to go to Abuja and gather up everybody who took part in the operations for the
purpose of leaving the country.
“He offered us money for the travel and later gave me $10, 000. I travelled to Abuja to inform two of those who participated- Aminu and Rogers. Rogers was not interested in leaving the country.
”I travelled to Niger Republic with Aminu, but I kept $9,800 out of the $10, 000 given to me by Mohammed with a friend and went to Niger with only $200 but I came back four days later.
”When I came back I collected the money, and changed it to naira. I intended to use the money to buy a car because that was the only thing I did not have then. I already had a house.
“But on my way to where I would buy the car, armed robbers attacked me and stole the money.”
He also claimed that the P90 rifle they used in killing Kudirat Abiola and the attempted assassination of Chief Abraham Adesanya was given to them by former Zamfara State military administrator, Bala Yakubu.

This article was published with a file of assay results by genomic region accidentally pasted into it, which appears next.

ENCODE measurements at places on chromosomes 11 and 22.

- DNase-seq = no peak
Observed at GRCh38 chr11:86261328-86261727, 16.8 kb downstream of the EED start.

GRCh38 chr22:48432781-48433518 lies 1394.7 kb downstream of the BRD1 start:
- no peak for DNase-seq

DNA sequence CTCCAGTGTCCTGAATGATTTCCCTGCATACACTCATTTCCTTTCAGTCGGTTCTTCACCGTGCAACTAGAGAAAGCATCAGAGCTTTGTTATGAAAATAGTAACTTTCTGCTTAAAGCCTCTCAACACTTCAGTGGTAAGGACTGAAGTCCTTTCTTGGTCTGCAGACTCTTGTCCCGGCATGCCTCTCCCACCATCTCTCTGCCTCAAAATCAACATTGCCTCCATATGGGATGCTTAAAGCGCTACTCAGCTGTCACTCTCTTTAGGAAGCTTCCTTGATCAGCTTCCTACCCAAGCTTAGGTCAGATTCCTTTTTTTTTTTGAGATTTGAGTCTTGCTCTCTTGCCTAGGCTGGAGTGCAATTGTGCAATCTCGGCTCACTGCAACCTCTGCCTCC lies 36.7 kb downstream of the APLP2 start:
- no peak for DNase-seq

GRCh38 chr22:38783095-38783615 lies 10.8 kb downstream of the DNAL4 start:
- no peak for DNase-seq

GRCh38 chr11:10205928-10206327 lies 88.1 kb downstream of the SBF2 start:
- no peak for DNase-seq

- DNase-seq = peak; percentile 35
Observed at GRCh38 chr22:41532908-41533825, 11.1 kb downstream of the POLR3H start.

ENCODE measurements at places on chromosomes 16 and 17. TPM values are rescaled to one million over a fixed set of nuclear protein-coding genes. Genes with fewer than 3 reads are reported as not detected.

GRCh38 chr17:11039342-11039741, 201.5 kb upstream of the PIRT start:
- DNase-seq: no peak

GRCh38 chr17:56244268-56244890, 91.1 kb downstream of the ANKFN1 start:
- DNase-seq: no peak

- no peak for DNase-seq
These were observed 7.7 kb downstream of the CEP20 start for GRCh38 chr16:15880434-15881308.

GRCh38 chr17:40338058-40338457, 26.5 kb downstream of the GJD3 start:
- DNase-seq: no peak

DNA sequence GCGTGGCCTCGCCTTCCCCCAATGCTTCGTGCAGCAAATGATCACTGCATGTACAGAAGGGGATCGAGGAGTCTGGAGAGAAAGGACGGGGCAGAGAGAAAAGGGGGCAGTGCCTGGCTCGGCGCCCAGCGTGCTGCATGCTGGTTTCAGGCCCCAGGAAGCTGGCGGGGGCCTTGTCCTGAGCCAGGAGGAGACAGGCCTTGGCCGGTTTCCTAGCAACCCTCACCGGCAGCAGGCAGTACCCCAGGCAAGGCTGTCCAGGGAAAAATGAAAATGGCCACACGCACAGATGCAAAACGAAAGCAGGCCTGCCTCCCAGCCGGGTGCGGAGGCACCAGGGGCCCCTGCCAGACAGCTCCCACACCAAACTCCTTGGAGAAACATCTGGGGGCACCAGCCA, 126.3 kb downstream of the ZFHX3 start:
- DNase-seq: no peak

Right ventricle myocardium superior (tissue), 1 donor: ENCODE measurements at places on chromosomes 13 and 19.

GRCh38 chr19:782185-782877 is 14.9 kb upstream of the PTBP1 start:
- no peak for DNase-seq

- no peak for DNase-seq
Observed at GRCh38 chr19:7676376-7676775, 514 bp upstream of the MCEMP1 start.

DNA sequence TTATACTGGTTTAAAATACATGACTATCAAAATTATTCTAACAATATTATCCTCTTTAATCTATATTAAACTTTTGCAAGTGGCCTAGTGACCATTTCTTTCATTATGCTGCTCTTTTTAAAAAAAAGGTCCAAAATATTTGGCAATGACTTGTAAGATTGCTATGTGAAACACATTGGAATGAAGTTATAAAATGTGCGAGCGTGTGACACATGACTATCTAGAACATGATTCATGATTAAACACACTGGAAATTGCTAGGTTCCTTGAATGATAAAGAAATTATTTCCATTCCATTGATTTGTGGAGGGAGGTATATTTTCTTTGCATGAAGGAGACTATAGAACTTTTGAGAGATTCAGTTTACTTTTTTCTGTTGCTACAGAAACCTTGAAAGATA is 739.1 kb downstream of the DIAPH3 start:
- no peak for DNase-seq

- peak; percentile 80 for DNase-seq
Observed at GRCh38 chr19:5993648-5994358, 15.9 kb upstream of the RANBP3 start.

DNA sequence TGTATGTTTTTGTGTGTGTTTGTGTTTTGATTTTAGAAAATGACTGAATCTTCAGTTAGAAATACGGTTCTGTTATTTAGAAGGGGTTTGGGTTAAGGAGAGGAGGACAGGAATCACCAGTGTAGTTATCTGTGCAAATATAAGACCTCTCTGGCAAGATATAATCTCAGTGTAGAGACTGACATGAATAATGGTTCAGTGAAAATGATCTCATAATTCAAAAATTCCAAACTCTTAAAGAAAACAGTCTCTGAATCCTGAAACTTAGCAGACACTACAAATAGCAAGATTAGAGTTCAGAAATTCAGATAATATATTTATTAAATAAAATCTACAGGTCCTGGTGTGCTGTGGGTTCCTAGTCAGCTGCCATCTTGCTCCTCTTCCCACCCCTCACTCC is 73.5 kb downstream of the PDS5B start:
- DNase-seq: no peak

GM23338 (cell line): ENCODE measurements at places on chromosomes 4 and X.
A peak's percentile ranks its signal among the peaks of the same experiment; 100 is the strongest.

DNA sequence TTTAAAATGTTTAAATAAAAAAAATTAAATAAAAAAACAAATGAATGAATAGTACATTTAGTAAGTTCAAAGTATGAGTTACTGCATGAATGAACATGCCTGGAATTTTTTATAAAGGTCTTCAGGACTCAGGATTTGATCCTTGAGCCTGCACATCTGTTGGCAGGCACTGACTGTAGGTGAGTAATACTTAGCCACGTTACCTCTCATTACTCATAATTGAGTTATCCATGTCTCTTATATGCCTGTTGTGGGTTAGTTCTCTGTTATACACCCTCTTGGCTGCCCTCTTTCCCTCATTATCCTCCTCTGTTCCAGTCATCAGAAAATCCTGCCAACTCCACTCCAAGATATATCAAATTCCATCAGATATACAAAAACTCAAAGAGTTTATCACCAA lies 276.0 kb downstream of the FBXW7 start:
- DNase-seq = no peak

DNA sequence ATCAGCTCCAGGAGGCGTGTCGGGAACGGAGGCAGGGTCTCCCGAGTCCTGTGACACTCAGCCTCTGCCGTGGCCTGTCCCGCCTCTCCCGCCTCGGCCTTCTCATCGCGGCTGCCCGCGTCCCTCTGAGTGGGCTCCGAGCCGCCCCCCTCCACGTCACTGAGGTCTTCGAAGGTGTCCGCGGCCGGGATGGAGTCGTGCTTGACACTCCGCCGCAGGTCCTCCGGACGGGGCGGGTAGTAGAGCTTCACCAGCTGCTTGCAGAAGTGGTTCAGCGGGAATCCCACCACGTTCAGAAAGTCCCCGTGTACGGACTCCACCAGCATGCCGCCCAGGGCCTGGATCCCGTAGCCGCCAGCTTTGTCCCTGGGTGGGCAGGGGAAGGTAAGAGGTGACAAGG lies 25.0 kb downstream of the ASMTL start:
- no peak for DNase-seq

Rogers narrate in the video below how they assassinated Kudirat Abiola:
- On the 30th of January, 2012, Major Hamza al-Mustapha was sentenced to death by hanging for the murder of Kudirat Abiola. He was later freed.
- MONDAY, 27TH OCTOBER, 1997: The Kudirat Abiola Corner of the 44th Street and Second Avenue in New York, United States of America was installed in 1997 in her honour. The name change faced serious opposition from the Nigerian government and far-right American leader Roy Innis.
- The Kudirat Initiative for Democracy (KIND) was set up by her daughter, Hafsat Abiola.
- Radio Kudirat was named in her honour.
- Kudirat Abiola: A Martyr for Justice, Committee for the Defence of Human Rights, 1998.
- Kudirat Abiola, Wife Of Nigerian Opposition Leader, Murdered By Gunmen In Nigeria, JET Magazine, 24th June, 1996, page 40.
- Naming New York: Manhattan Places & How They Got Their Names by Sanna Feirstein.
- Nigerian Women of Distinction, Honour and Exemplary Presidential Qualities by Jubril Olabode Aka.
- Encountering the Nigerian State edited by Wale Adebanwi and Ebenezer Obadare.
- Wife of Detained Nigerian Presidential Claimant, Moshood Abiola https://www.h-net.org/~africa/obituaries/msabiola.html